Despite all the buzz around showrooming and mobile shopping, retailers will be relieved to know that brick-and-mortar stores are still important for 90 percent of shoppers, according to a study published by the e-tailing group with online local media company Local Corporation.
The study analyzed responses from more than 1,000 consumers to explore consumer shopping behavior across mobile devices, including their preferences and plans for researching and purchasing products.
Initial findings revealed that consumer takes a personalized path to purchase, utilizing multiple devices, from PCs to smartphones to tablets. A physical store is still important for 90 percent of shoppers, and 60 percent of respondents reported that they have researched products and services several times a month using a mobile device, while PCs still play an important role in the shopping process.
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"The path to purchase has changed very quickly over the past few years from, a relatively predictable, linear progression with less channels and options, to something much more fluid and personal," said Sherry Thomas-Zon, vice president of local shopping, Local Corporation. "The challenge for national brands and retail marketers is to keep pace with consumers as they move among devices and locations and to provide timely, compelling, engaging information that guides them to the purchase."
How consumers are using smartphones and tablets
Although the physical store is still an important part of the shopping experience, the study results show that retailers will find it challenging to follow consumers across an increased number of connected devices and shopping journeys. The survey highlights how savvy consumers take the reigns of their shopping experience even within the brick-and mortar-store:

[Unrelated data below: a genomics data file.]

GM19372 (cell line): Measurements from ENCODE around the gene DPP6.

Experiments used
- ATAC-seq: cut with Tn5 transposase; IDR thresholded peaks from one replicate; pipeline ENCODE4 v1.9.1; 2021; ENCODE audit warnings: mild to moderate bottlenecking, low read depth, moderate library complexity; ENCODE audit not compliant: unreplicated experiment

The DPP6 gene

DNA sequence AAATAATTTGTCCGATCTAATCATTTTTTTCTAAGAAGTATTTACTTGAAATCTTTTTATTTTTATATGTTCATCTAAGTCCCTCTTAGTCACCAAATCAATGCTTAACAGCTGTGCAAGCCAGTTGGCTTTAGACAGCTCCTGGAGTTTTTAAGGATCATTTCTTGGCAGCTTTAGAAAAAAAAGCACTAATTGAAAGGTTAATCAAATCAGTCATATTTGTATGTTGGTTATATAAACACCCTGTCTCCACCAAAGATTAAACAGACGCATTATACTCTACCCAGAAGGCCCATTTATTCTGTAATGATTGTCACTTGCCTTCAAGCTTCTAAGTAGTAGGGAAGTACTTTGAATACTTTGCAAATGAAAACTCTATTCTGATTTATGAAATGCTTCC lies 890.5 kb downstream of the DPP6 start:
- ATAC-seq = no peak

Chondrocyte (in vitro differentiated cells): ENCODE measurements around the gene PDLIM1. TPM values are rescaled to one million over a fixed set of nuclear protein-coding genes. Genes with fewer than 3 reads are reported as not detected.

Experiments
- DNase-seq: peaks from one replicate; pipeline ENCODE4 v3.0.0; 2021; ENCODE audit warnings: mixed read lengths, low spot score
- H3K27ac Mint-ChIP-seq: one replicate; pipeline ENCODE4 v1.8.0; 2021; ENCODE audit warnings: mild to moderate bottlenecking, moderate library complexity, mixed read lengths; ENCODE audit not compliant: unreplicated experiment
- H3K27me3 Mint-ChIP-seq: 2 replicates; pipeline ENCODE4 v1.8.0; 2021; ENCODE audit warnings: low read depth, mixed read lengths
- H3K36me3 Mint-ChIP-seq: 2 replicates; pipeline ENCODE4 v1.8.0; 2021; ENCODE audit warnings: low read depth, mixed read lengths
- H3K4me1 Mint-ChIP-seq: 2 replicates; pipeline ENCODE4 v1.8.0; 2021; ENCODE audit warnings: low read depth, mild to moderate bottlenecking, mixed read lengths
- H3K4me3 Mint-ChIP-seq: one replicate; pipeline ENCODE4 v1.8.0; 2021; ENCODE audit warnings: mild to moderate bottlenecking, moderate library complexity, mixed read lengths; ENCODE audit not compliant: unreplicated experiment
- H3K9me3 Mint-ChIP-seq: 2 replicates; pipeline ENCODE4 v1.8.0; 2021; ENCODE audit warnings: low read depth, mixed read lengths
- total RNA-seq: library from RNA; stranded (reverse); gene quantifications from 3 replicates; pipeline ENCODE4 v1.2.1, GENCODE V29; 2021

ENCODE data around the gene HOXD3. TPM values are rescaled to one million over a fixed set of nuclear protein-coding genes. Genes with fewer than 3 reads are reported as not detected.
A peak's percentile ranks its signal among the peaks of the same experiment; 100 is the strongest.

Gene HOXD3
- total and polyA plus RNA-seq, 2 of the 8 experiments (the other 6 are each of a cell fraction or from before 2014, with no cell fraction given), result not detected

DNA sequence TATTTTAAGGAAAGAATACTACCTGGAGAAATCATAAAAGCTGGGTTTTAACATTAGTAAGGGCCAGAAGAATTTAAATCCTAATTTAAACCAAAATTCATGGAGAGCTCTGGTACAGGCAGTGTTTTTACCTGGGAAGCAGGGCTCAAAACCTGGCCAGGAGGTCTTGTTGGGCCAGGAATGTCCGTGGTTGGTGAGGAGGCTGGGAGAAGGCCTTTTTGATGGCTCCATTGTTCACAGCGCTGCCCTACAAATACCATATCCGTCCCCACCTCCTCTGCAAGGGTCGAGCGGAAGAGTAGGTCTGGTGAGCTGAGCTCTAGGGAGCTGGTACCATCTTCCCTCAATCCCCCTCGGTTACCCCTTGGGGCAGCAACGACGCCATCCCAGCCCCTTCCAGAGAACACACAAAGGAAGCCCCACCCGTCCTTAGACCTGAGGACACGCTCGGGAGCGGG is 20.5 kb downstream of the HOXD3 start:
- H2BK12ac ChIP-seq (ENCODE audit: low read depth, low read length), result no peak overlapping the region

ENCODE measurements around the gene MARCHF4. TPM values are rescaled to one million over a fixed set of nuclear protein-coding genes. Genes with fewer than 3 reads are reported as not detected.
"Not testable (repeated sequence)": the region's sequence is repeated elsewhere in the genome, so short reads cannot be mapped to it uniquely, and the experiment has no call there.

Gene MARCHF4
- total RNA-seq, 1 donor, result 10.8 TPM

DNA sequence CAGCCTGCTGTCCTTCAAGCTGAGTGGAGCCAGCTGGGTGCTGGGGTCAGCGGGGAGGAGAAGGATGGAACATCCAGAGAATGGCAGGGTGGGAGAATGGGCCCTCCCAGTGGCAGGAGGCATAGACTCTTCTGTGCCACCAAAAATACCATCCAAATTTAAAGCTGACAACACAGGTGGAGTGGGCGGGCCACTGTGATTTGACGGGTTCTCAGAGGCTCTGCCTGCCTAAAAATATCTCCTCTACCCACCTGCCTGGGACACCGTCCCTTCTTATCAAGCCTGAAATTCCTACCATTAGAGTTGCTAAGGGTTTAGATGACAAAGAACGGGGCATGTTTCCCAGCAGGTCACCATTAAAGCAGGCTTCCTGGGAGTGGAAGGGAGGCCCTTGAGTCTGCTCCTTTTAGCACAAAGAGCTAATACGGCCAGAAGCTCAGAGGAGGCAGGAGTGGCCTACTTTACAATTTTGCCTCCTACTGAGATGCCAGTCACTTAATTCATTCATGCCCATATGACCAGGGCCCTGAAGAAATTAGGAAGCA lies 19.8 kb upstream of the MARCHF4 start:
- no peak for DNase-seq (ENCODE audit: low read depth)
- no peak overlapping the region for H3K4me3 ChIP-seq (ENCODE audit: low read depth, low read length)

- Almost two out of three shoppers use at least one device to research and transact while shopping and 28 percent use two devices at a time
- More than one in three shoppers has made at least one purchase via their mobile devices over the past six months, and tablet shoppers have an even higher propensity to purchase with their tablet, with one in four having purchased six times or more in the past six months.
- 47 percent of consumers confirm they use their smartphone to search for local information, including information about the local store they want to visit.
- Prior to visiting a store,they use smartphones to conduct further research including looking for competitors' pricing, checking for sales, previewing products and reading reviews.
- 46 percent of shoppers look up prices on a store's mobile site where they intend to shop and 42 percent check inventory prior to shopping in the store.Keeping them in the store
"We learned that once again the customer is in control and will consume information in ways that are convenient for them, said Lauren Freedman, president, the e-tailing group inc. "They are increasingly leveraging mobile devices to power their browsing and shopping activities. Retailers and brands have to be flexible and adjust to these behaviors and be able to deliver not only timely but relevant, localized information."
Because mobile devices give consumers the power to demand better prices and more product info, brick-and-mortar retailers must deliver. Thomas-Zon said they'll have to excel in these areas:
- Competive pricing: Retailers can't be afraid to show competitors' prices. Of course, they will want to match them as well.
- In-store product ratings and reviews: Digital Signs and kiosks at the shelf could feature the latest product reviews. Shoppers should be able to scan bar codes to access more info.
- Access to coupons: Kiosks should feature loyalty programs where consumers check in and get coupons.
"Retailers have to find solutions," Thomas-Zon said. "It's pretty clear from study that a lot of focus has been on what influences purchases, but the last mile needs to be a solution around keeping (consumers) in the store. What can you do to help the consumer finish the purchase and feel confident, so they don't walk out?"
Read more about consumer behavior.